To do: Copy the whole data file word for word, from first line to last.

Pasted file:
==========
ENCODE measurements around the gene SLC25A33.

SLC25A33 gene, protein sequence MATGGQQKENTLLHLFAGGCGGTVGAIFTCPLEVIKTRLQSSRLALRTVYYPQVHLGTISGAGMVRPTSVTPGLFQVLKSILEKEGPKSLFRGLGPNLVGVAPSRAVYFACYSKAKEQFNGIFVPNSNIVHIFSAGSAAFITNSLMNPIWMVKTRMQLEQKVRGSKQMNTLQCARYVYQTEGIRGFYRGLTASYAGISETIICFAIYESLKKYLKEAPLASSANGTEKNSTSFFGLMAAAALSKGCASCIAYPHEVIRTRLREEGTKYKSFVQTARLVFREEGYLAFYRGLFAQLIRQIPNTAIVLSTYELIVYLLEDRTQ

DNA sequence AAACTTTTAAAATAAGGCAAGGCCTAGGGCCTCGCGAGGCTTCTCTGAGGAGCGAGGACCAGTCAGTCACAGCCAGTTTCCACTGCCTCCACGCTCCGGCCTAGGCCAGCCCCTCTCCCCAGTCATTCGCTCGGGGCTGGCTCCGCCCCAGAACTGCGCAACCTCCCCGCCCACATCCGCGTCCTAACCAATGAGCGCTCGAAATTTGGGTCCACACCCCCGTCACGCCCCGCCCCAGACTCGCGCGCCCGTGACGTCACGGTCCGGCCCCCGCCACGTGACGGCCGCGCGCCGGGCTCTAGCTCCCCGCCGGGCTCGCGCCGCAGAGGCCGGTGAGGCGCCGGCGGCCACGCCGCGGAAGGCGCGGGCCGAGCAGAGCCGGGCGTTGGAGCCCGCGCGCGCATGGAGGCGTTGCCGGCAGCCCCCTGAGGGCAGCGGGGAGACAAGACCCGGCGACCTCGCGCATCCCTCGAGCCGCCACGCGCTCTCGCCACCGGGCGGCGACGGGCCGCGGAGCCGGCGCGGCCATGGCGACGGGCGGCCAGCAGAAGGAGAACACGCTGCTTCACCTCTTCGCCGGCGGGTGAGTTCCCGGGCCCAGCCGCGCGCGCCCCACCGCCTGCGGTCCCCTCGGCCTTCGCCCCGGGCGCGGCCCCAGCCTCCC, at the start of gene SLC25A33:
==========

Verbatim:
ENCODE measurements around the gene SLC25A33.

SLC25A33 gene, protein sequence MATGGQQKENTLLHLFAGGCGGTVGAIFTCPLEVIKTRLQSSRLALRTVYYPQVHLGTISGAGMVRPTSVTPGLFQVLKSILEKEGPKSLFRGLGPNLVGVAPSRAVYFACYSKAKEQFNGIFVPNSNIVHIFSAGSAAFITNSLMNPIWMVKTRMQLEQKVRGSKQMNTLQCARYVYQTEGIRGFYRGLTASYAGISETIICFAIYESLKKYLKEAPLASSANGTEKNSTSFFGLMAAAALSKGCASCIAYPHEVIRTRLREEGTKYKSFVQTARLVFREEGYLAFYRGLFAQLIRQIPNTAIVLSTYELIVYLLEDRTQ

DNA sequence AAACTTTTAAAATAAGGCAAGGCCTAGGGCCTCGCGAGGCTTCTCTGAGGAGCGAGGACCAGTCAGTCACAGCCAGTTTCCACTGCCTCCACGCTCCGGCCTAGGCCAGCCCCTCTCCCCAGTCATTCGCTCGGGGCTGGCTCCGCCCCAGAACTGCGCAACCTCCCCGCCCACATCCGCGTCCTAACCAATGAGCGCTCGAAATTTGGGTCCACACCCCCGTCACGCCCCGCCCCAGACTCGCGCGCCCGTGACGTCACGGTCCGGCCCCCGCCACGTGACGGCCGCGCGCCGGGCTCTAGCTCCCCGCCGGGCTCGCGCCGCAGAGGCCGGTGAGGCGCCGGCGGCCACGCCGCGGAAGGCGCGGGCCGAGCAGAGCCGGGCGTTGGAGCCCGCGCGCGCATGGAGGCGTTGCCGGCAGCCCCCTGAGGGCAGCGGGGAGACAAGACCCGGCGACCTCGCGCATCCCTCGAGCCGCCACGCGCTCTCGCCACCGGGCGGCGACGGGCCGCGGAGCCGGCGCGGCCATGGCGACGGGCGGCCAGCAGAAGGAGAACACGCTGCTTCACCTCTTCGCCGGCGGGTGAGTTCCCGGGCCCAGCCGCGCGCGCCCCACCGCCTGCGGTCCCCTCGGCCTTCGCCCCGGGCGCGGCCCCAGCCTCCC, at the start of gene SLC25A33: